Search under tags “recipes” or “radishes” etc. to find what has been mentioned in the past. Mizuna might be new to some folks but we harvest it each year in spring and fall. I like it best in scrambled eggs, happy ones, of course.

And we begin again

The garage floor has been mopped and swept clean of winter debris; the metamorphosis into Jubilee Farm Market is nearly complete. Wooden market boxes have been oiled and are ready to be filled for the 2014 season that begins this Wednesday.

What to expect? Woodland greens include Solomon’s seal and nettles along with some dock – NOT burdock. Solomon’s seal is similar to asparagus in flavor. I like it best lightly sauteed in olive oil. It can also be added to a stir-fry dish at the very end of the cooking process. Nettles have gotten a prickly rap but the trick is not to roll around in them. They can be harvested with gloves and then tongs used to move them in the cooking process. Once slightly cooked or hot water poured over them, they lose their itch. Nettles can be used anywhere cooked spinach is called for, in a soup they keep their vibrant green color.

Dock, as in curly dock or one of its cousins, is in the same family as sorrel. This was noted in my June 10, 2013 snippet if you would like to read more. I like it cooked with beef and served with a grain.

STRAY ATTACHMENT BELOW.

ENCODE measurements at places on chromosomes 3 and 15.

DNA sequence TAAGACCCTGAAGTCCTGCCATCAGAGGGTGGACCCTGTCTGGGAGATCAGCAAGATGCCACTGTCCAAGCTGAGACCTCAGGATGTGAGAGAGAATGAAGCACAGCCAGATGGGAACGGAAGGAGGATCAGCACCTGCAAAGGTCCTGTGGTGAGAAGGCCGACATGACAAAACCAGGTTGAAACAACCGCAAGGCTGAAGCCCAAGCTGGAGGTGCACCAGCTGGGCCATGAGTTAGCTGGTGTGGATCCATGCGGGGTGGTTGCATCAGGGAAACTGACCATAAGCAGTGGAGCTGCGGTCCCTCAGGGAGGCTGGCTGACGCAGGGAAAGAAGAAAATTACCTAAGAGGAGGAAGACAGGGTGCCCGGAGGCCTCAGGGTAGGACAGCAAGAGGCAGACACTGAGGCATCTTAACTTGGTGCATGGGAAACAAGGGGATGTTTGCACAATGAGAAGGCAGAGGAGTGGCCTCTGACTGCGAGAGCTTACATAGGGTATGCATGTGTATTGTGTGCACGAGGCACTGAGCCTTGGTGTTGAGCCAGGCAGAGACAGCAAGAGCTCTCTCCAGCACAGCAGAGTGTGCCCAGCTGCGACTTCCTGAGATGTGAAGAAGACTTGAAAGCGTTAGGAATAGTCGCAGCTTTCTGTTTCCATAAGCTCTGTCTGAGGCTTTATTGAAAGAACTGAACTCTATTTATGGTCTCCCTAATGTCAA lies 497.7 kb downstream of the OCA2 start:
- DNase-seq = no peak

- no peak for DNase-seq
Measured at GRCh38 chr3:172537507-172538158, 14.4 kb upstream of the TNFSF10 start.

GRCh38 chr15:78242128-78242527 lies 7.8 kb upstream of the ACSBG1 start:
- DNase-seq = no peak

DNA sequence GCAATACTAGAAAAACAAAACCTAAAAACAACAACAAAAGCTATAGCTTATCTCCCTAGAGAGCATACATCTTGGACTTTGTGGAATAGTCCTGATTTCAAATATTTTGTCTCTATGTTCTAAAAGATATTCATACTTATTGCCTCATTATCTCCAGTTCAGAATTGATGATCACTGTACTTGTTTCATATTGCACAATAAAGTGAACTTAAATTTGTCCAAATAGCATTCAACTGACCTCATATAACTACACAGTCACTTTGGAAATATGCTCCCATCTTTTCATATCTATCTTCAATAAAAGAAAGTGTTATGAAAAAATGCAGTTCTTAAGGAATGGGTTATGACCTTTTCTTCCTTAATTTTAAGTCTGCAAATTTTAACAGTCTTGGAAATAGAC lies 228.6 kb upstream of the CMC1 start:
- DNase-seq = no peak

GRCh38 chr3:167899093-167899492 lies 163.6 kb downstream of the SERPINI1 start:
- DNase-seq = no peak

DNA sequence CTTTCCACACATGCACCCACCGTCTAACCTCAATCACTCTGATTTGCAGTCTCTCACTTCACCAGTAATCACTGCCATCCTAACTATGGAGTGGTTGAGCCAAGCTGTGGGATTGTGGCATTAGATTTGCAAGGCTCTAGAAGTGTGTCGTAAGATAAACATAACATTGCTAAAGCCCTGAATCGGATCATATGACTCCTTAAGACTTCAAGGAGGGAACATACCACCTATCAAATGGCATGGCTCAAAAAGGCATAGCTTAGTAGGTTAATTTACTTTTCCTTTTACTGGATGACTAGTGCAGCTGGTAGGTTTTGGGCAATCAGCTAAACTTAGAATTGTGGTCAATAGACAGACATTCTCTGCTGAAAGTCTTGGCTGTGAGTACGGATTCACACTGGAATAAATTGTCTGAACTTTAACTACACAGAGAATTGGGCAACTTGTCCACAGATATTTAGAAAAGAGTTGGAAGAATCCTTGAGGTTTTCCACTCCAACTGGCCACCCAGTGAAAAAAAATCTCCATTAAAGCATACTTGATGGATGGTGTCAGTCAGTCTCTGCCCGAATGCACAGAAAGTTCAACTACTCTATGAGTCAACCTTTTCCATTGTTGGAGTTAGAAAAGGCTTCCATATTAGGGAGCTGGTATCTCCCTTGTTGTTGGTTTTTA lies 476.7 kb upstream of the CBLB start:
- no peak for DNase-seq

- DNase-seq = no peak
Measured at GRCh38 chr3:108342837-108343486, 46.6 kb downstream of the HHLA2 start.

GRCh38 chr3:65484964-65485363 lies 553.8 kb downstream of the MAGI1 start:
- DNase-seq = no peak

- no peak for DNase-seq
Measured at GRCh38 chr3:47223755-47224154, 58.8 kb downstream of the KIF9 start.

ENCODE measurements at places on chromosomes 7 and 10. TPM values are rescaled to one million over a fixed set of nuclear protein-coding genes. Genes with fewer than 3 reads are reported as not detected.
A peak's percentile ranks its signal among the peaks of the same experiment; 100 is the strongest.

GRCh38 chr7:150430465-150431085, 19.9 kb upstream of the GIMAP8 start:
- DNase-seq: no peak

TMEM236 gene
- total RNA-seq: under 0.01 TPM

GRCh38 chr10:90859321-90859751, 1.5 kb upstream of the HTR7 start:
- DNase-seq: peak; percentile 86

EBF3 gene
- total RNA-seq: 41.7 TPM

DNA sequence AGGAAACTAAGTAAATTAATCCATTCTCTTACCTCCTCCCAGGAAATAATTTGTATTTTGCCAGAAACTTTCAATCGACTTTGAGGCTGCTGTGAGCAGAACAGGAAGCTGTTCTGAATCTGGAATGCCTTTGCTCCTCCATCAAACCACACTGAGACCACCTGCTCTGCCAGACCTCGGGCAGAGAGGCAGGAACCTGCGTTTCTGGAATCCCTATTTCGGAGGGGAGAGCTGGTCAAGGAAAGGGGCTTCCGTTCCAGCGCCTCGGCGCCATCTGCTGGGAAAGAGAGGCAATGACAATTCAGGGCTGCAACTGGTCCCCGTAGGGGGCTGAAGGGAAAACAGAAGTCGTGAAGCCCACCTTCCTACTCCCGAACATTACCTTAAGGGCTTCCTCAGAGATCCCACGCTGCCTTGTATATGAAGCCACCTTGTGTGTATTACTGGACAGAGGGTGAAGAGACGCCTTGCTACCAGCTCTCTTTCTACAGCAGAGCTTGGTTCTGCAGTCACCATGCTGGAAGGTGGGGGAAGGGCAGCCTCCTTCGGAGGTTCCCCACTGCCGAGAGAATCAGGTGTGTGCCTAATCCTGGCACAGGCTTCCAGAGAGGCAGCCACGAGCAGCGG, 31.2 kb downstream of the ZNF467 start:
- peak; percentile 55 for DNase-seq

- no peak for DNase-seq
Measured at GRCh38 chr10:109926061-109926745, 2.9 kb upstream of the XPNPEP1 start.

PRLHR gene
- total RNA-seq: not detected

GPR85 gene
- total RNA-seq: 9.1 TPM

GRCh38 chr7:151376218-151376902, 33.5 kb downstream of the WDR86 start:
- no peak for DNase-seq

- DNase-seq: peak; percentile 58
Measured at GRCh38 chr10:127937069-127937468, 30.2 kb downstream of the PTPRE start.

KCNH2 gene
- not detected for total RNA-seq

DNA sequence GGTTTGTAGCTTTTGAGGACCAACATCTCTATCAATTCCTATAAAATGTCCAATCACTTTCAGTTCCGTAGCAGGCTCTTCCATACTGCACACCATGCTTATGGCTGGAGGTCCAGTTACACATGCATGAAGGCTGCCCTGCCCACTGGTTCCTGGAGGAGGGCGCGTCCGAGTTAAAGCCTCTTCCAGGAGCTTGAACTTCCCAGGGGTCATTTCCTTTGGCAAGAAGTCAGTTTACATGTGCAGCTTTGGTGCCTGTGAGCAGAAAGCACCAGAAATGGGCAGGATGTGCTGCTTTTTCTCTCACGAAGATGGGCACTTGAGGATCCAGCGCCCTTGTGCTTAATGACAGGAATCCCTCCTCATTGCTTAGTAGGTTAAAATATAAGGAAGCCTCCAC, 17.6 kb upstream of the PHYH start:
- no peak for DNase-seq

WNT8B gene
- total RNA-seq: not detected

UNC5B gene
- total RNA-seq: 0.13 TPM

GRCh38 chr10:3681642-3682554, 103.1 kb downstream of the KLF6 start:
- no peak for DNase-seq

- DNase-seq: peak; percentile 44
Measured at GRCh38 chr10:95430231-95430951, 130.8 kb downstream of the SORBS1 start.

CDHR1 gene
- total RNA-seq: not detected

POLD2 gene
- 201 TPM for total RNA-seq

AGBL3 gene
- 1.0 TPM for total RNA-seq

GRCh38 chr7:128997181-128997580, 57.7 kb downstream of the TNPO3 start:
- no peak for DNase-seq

I have been munching on all the spinach cast-offs and my-oh they are sweet! CSA market boxes will get a salad mix of Tyee and Space spinach with several kinds of lettuce. The first round of radishes will be ready to harvest. They are intercropped in the tomatoes and the pac choi and need to come out so their neighbors can continue to grow.

We started the celery a bit early – well, the spring went longer than usual, and celery doesn’t like weather below 55°F. Nathan had to upgrade all the medium soil blocks to the largest ones for the celery since their toes were sticking out! An upgrade means mixing up the special recipe and pushing out cookies the size of a half loaf of bread with a big hole chewed out of the middle. Into that hole goes the medium soil block with the celery plant. A LOT of work and the trays need plenty of space, which is in short supply. The plants without the upgrade will be harvested for market boxes. Fresh celery for chicken soup!

Mettling with nettles